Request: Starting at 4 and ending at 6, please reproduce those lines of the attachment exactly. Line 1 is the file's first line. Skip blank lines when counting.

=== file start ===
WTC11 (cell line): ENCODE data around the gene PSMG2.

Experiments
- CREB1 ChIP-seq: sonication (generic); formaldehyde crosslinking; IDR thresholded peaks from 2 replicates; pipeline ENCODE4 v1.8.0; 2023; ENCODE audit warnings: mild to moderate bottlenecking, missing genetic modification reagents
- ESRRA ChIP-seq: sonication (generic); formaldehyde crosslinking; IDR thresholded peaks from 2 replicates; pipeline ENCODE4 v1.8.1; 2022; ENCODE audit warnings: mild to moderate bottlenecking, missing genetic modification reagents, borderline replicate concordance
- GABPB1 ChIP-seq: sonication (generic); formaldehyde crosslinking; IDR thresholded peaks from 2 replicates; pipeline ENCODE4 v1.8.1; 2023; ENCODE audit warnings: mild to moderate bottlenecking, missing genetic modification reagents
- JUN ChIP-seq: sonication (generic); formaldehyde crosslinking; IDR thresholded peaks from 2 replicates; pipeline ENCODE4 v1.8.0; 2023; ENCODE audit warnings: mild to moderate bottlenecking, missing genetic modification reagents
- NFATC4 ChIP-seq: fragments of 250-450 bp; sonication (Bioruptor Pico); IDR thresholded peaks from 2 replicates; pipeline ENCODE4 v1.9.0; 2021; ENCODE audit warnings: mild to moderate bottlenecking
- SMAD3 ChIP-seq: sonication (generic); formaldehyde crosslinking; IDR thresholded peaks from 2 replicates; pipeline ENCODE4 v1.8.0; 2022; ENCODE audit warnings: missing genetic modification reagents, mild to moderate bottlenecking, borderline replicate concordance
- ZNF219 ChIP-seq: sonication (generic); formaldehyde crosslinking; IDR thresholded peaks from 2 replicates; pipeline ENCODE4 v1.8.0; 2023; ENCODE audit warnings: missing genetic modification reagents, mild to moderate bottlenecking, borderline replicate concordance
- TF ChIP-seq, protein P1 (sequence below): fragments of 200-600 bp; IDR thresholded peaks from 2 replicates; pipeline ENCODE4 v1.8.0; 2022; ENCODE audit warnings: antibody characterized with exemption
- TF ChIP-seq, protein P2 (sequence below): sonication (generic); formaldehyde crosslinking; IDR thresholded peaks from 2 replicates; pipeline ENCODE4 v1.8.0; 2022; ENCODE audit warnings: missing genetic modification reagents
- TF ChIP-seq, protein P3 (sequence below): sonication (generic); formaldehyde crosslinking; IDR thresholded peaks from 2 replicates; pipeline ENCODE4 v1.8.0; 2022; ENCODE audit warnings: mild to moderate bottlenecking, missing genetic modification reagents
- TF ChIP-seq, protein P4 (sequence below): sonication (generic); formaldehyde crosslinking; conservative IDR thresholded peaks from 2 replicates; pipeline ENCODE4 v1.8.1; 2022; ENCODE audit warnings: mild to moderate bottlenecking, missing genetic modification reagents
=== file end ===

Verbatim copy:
- ESRRA ChIP-seq: sonication (generic); formaldehyde crosslinking; IDR thresholded peaks from 2 replicates; pipeline ENCODE4 v1.8.1; 2022; ENCODE audit warnings: mild to moderate bottlenecking, missing genetic modification reagents, borderline replicate concordance
- GABPB1 ChIP-seq: sonication (generic); formaldehyde crosslinking; IDR thresholded peaks from 2 replicates; pipeline ENCODE4 v1.8.1; 2023; ENCODE audit warnings: mild to moderate bottlenecking, missing genetic modification reagents
- JUN ChIP-seq: sonication (generic); formaldehyde crosslinking; IDR thresholded peaks from 2 replicates; pipeline ENCODE4 v1.8.0; 2023; ENCODE audit warnings: mild to moderate bottlenecking, missing genetic modification reagents